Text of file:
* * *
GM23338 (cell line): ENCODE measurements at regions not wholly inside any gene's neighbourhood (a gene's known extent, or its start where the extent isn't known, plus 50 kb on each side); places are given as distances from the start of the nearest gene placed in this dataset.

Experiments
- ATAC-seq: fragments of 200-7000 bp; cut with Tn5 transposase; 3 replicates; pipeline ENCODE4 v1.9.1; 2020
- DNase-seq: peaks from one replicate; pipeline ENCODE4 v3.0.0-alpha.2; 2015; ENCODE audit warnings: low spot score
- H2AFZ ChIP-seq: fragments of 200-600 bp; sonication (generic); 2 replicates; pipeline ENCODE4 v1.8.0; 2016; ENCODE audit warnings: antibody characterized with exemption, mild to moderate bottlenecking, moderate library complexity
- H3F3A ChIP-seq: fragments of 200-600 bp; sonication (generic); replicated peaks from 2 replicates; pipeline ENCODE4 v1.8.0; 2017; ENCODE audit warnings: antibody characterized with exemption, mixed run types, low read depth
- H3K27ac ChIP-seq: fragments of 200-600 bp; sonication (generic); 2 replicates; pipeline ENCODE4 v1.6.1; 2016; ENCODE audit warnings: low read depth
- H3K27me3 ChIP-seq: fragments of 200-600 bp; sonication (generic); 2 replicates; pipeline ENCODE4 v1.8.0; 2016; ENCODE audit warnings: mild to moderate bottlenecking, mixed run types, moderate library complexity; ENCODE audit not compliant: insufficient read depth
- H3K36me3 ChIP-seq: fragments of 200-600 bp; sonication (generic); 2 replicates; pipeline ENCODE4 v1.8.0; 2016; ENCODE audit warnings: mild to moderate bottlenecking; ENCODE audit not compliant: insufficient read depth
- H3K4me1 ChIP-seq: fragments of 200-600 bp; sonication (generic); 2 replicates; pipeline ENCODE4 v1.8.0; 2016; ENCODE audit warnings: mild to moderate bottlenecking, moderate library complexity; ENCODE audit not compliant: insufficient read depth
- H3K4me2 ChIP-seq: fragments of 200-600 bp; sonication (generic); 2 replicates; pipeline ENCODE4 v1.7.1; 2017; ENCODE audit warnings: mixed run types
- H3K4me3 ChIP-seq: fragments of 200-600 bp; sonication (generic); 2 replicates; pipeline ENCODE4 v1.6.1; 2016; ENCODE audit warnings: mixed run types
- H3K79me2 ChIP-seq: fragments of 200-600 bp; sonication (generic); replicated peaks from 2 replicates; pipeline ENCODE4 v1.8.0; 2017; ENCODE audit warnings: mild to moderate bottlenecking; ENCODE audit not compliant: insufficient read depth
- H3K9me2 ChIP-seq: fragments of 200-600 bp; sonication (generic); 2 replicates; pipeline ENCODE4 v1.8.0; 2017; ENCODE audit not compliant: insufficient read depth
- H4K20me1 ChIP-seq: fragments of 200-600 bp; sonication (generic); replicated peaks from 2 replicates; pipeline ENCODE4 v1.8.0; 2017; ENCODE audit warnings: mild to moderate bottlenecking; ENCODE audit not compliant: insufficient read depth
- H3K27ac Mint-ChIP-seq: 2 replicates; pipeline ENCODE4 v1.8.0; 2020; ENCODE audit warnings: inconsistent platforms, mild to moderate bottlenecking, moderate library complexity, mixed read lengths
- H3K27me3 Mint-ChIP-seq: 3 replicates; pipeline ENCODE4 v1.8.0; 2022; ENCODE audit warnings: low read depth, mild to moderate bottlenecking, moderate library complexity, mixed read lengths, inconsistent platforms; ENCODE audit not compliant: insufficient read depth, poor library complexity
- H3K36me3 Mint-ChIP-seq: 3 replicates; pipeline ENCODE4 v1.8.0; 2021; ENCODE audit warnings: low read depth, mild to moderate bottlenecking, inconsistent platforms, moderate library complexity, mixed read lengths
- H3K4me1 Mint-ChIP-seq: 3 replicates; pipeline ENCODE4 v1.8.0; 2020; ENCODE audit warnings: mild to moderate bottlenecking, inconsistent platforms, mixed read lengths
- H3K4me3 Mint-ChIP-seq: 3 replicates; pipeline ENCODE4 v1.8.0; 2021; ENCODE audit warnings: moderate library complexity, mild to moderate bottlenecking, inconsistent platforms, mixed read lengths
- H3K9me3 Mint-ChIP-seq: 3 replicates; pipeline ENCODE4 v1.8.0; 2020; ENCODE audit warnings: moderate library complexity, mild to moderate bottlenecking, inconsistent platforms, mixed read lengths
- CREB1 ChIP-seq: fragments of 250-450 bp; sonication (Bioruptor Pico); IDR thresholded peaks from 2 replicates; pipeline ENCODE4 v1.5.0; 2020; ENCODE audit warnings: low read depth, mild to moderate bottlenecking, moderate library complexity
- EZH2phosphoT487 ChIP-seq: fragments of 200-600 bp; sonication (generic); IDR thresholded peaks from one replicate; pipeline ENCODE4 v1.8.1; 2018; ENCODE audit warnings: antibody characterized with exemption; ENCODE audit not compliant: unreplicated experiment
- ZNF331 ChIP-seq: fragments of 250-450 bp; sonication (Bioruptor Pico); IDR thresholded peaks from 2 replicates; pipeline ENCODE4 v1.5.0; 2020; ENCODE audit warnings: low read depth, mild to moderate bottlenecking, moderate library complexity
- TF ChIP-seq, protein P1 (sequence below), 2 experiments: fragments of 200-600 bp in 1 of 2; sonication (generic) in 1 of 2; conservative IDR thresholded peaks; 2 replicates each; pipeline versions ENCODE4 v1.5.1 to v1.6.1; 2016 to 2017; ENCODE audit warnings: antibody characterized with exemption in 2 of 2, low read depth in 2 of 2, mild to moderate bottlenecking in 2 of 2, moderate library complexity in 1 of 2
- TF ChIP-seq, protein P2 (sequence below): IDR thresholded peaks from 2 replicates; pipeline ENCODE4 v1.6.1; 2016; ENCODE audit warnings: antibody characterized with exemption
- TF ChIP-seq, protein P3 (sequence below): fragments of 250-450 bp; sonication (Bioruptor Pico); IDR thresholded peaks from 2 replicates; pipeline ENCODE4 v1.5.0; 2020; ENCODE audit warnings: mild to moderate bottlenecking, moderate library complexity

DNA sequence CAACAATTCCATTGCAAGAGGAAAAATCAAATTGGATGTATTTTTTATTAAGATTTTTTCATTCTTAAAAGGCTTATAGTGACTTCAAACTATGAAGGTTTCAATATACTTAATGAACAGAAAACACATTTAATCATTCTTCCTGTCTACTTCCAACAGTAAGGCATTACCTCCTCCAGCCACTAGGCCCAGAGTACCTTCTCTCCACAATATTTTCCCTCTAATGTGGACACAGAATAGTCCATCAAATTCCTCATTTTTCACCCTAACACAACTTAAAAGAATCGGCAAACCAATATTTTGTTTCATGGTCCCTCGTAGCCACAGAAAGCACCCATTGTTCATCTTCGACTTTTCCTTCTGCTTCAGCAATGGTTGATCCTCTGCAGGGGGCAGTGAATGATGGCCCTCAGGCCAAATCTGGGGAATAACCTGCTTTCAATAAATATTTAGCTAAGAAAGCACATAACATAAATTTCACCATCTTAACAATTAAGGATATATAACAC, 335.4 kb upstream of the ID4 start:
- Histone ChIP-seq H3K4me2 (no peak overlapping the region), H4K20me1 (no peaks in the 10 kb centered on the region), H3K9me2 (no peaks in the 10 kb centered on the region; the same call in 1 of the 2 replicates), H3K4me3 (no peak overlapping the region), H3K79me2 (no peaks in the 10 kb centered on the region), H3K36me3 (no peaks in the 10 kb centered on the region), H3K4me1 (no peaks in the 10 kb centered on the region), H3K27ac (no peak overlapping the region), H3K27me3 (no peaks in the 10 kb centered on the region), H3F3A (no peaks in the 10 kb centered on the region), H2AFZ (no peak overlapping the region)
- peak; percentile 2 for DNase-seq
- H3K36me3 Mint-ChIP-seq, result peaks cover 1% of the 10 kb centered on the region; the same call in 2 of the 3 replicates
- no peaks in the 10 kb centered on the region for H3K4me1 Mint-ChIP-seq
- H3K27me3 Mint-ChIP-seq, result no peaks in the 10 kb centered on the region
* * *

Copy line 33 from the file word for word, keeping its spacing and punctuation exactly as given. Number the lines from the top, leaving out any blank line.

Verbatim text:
- H3K27me3 Mint-ChIP-seq, result no peaks in the 10 kb centered on the region